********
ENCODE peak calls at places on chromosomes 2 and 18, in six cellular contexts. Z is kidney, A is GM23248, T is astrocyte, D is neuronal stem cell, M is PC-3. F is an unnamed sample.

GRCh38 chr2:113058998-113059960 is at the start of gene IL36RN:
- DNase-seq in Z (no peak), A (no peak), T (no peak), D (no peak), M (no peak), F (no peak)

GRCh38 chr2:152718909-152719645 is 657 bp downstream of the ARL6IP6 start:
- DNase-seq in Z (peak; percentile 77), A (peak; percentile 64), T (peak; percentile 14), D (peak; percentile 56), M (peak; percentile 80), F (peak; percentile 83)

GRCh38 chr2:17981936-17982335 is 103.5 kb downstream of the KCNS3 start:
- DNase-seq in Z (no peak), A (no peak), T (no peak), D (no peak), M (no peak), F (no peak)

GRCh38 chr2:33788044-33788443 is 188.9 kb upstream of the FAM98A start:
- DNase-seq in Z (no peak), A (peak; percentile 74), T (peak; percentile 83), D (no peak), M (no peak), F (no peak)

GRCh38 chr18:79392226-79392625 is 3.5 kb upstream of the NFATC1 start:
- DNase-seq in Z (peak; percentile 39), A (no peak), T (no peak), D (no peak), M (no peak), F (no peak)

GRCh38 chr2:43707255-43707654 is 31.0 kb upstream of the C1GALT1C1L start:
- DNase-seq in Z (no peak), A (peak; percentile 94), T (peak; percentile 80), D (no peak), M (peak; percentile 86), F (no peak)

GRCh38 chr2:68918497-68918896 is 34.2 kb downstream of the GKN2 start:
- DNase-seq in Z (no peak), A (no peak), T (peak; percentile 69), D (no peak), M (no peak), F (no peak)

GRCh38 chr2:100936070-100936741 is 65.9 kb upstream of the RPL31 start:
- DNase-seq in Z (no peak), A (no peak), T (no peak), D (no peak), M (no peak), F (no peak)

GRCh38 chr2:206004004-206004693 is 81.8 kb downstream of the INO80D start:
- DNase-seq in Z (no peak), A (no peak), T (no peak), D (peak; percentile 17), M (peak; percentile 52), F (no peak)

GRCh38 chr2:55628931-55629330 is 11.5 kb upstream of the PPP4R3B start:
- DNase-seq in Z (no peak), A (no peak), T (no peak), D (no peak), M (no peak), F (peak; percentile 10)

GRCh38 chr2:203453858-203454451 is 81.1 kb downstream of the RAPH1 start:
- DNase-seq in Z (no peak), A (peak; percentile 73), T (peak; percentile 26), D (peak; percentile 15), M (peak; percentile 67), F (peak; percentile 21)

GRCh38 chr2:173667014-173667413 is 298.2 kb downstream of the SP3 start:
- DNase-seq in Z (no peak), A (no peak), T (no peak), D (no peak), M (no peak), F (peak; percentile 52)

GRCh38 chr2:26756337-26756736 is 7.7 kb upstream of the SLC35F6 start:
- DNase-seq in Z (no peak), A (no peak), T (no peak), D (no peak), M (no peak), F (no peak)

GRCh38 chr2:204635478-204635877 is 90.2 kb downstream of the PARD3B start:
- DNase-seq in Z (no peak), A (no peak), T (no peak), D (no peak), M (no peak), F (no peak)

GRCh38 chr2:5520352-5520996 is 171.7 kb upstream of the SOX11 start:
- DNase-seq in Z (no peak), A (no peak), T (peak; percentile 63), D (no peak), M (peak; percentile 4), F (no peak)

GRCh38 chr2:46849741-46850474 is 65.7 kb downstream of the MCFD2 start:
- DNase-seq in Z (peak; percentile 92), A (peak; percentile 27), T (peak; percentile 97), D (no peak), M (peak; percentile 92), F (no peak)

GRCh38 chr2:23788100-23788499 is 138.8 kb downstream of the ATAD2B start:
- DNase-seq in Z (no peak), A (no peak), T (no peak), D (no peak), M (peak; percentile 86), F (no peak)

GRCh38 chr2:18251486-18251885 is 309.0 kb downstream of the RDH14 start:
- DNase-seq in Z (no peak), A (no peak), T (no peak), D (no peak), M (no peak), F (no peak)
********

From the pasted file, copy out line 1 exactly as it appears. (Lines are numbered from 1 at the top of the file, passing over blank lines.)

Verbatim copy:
ENCODE peak calls at places on chromosomes 2 and 18, in six cellular contexts. Z is kidney, A is GM23248, T is astrocyte, D is neuronal stem cell, M is PC-3. F is an unnamed sample.